White Males and Females: Examining these factors separately for White males and White females, higher income quartiles were related to a higher likelihood of degree attainment for both groups (table BPS-3). Other findings include the following:

  • Parents' educational attainment : White females whose parents had completed a bachelor's or higher degree had 63 percent higher odds of completing a degree program than those whose parents' educational attainment was high school completion or less education.
  • Highest high school math completed : White males whose highest math course in high school was algebra II/trigonometry had 65 percent higher odds of completing a degree program than White males whose highest math course was less than algebra II/trigonometry. The odds of completing a degree program for White males whose highest math in high school was precalculus/calculus were over twice the odds for White males whose highest math course was less than algebra II/trigonometry. White females whose highest math course was precalculus/ calculus had 82 percent higher odds of completing a degree program than those whose highest math course was less than algebra II/ trigonometry.
  • Earned college-level credits in high school : White males who earned college credits in high school had 62 percent higher odds of completing a degree program than those who had not received any college credits. White females who earned college credits in high school had 28 percent higher odds of completing a degree program than those who had not received any college credits.
  • First institution control : White females who started their postsecondary education at private for-profit institutions had 74 percent lower odds of completing a degree program than those who started in public institutions.
  • Attending a 4-year institution at entry : White males who began their postsecondary education at a 4-year institution had 63 percent higher odds of completing a degree program than those who started at a less-than-4-year institution. White females who began their postsecondary education at a 4-year institution had 60 percent higher odds of completing a degree program than those who started at a less-than-4-year institution.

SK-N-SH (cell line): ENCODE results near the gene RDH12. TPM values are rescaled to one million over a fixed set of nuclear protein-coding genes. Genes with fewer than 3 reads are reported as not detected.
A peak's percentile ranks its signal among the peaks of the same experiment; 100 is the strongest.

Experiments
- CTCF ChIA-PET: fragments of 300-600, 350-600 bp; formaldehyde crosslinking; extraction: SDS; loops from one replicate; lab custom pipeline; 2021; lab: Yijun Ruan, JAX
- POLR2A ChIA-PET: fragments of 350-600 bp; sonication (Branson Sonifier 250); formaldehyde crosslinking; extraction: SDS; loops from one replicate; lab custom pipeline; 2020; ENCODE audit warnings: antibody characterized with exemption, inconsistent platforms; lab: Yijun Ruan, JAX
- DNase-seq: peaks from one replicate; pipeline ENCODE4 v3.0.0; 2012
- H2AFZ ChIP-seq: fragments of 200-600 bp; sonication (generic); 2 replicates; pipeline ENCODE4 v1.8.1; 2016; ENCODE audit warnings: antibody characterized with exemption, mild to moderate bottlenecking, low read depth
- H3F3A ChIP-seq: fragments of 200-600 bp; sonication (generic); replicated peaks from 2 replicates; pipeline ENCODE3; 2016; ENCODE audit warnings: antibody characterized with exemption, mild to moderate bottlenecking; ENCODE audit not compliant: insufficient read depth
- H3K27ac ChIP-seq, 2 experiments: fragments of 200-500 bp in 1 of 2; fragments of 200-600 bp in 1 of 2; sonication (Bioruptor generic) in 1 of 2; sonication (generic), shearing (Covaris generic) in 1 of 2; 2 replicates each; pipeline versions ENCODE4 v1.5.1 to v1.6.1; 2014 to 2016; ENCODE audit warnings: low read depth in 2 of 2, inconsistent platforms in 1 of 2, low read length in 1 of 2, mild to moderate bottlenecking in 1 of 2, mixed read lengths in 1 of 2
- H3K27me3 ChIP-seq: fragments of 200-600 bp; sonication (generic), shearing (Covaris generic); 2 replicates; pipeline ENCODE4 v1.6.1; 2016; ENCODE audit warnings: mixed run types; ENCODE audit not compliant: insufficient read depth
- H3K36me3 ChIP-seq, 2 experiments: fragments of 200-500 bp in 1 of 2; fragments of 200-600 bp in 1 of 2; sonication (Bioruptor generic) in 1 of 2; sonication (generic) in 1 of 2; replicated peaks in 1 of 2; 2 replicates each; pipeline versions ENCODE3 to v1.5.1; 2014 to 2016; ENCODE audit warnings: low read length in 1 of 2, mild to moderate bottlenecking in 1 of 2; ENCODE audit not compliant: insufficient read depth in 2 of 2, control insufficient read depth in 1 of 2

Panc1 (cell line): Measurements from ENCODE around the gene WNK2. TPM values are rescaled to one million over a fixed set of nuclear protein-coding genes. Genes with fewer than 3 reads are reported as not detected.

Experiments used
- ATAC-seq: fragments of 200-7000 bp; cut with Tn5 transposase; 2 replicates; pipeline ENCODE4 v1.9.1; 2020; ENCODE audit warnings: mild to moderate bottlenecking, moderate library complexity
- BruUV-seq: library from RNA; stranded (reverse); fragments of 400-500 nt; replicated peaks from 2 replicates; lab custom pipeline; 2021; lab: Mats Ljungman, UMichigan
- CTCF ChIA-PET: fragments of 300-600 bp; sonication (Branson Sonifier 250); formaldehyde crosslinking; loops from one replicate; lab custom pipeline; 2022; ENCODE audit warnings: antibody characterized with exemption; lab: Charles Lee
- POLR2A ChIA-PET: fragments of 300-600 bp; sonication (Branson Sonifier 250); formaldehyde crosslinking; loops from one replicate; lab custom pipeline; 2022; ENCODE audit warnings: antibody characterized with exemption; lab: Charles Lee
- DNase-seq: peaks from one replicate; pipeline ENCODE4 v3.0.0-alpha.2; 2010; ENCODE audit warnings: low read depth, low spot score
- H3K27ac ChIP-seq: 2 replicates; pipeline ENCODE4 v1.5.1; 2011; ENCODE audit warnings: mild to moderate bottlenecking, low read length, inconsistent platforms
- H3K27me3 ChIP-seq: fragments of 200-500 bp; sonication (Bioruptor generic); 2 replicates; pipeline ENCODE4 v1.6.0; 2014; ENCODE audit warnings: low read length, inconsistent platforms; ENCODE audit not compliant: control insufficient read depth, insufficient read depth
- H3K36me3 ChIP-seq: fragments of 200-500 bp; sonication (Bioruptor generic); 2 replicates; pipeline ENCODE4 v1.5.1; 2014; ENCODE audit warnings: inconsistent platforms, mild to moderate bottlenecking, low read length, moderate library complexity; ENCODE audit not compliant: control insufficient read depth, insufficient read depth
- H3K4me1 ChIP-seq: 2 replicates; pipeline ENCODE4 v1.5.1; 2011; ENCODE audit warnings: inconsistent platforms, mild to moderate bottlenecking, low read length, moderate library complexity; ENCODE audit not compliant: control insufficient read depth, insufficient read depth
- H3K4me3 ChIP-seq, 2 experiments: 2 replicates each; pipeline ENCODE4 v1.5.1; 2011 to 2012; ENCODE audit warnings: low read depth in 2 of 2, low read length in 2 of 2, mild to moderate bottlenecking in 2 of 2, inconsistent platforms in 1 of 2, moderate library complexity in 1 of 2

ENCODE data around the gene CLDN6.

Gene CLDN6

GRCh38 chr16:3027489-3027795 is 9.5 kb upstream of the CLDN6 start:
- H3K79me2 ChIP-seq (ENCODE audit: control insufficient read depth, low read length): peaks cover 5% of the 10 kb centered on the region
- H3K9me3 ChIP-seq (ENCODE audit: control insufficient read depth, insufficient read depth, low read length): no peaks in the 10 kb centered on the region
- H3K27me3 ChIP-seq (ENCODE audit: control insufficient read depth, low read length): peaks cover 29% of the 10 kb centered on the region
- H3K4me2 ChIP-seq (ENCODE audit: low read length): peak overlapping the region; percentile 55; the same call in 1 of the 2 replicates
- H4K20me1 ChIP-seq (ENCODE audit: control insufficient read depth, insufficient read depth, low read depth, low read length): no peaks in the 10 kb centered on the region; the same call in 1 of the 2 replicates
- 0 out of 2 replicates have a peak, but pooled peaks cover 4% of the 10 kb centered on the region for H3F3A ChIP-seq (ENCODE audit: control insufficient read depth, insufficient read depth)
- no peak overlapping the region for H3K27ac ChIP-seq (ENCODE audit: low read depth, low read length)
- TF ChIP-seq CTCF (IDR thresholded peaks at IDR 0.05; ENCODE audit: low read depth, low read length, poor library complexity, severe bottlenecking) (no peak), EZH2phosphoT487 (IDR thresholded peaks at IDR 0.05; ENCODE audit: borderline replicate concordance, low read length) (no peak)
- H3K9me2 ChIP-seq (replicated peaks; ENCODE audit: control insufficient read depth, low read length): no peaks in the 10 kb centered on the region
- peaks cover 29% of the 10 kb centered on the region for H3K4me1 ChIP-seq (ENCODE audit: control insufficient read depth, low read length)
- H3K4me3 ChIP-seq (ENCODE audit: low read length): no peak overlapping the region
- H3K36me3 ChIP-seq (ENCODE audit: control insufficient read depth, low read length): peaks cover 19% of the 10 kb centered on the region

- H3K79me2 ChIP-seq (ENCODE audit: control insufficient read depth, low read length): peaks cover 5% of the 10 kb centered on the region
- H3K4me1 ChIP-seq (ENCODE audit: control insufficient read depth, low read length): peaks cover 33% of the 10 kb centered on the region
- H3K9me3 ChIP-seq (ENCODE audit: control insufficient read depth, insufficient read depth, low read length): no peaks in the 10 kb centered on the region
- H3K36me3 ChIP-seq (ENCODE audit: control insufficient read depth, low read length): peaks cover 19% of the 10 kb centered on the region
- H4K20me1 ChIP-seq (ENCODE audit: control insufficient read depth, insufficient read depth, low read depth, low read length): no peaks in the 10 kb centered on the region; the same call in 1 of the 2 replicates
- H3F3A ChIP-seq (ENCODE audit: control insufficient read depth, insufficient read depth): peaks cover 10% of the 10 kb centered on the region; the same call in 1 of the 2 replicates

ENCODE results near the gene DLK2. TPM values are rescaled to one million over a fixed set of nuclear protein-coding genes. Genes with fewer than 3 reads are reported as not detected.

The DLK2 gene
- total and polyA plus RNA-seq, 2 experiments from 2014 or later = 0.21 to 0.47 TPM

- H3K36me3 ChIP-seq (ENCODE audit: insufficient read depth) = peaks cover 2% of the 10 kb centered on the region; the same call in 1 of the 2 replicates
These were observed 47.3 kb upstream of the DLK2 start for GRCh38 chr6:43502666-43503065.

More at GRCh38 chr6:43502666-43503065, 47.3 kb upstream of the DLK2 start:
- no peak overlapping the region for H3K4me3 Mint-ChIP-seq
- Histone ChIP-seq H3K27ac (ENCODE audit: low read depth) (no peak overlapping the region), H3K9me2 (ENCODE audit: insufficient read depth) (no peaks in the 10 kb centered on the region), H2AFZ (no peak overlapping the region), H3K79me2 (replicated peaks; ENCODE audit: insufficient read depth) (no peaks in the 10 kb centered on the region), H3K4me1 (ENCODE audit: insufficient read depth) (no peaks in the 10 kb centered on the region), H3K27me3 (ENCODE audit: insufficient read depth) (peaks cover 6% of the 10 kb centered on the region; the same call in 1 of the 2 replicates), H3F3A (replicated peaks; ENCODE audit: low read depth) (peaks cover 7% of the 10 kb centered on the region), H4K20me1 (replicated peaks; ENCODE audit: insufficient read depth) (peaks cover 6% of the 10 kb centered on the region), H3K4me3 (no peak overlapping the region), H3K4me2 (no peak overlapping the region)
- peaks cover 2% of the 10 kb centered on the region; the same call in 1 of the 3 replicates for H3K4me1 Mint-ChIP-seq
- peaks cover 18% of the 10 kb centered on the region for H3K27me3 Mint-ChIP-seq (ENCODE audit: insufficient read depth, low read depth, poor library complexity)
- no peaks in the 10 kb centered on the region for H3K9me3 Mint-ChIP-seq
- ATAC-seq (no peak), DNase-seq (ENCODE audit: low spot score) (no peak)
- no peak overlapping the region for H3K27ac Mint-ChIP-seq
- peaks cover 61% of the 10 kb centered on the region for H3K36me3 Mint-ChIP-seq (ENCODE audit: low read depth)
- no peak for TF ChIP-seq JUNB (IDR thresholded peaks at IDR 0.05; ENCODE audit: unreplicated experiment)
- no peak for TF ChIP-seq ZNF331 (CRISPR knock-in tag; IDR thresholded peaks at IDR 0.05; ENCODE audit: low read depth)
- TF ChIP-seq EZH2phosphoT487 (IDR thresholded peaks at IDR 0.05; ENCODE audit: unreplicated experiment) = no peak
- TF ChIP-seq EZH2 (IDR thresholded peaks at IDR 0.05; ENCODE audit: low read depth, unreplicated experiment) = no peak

• Advisor interaction: White females who met with their college advisor in their first year at their institutions had 67 percent higher odds of completing a degree program than those who did not.
  • Full-time enrollment: The odds of completing a degree program for White males who were always enrolled full time in their postsecondary program were 2.6 times the odds for those who attended part time for some or all semesters. White females who were always enrolled full time in their postsecondary program had 92 percent higher odds of completing a degree program than those who attended part time for some or all semesters.
  • Stopouts : Each stopout in a White male student's postsecondary education was associated with a 54 percent decrease in the odds of the student completing a degree program. Each stopout in a White female student's postsecondary education was associated with a 63 percent decrease in the odds of the student completing a degree program.